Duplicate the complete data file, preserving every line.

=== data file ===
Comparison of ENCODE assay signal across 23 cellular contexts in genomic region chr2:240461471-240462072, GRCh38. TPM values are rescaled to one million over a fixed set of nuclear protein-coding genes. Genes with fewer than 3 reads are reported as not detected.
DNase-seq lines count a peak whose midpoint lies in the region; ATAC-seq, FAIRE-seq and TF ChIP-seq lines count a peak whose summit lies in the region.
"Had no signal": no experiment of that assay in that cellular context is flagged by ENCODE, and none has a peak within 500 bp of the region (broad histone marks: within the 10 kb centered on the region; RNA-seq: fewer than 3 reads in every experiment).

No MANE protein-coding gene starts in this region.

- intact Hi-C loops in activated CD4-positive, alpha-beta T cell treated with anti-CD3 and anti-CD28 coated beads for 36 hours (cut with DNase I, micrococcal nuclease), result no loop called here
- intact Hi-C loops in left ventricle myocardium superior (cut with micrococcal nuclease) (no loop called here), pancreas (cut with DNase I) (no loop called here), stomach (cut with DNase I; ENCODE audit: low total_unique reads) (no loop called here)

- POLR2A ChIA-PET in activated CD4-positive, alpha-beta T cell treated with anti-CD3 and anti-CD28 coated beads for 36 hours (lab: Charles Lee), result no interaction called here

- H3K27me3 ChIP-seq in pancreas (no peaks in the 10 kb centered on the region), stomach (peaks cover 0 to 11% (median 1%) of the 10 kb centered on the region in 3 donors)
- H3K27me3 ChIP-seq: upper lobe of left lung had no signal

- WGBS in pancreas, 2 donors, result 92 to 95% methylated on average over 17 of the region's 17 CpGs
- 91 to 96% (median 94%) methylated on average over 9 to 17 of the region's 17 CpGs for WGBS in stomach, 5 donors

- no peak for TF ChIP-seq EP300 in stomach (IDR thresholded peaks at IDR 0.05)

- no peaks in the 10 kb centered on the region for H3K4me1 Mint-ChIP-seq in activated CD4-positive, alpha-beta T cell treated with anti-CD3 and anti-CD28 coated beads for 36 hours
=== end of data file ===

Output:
Comparison of ENCODE assay signal across 23 cellular contexts in genomic region chr2:240461471-240462072, GRCh38. TPM values are rescaled to one million over a fixed set of nuclear protein-coding genes. Genes with fewer than 3 reads are reported as not detected.
DNase-seq lines count a peak whose midpoint lies in the region; ATAC-seq, FAIRE-seq and TF ChIP-seq lines count a peak whose summit lies in the region.
"Had no signal": no experiment of that assay in that cellular context is flagged by ENCODE, and none has a peak within 500 bp of the region (broad histone marks: within the 10 kb centered on the region; RNA-seq: fewer than 3 reads in every experiment).

No MANE protein-coding gene starts in this region.

- intact Hi-C loops in activated CD4-positive, alpha-beta T cell treated with anti-CD3 and anti-CD28 coated beads for 36 hours (cut with DNase I, micrococcal nuclease), result no loop called here
- intact Hi-C loops in left ventricle myocardium superior (cut with micrococcal nuclease) (no loop called here), pancreas (cut with DNase I) (no loop called here), stomach (cut with DNase I; ENCODE audit: low total_unique reads) (no loop called here)

- POLR2A ChIA-PET in activated CD4-positive, alpha-beta T cell treated with anti-CD3 and anti-CD28 coated beads for 36 hours (lab: Charles Lee), result no interaction called here

- H3K27me3 ChIP-seq in pancreas (no peaks in the 10 kb centered on the region), stomach (peaks cover 0 to 11% (median 1%) of the 10 kb centered on the region in 3 donors)
- H3K27me3 ChIP-seq: upper lobe of left lung had no signal

- WGBS in pancreas, 2 donors, result 92 to 95% methylated on average over 17 of the region's 17 CpGs
- 91 to 96% (median 94%) methylated on average over 9 to 17 of the region's 17 CpGs for WGBS in stomach, 5 donors

- no peak for TF ChIP-seq EP300 in stomach (IDR thresholded peaks at IDR 0.05)

- no peaks in the 10 kb centered on the region for H3K4me1 Mint-ChIP-seq in activated CD4-positive, alpha-beta T cell treated with anti-CD3 and anti-CD28 coated beads for 36 hours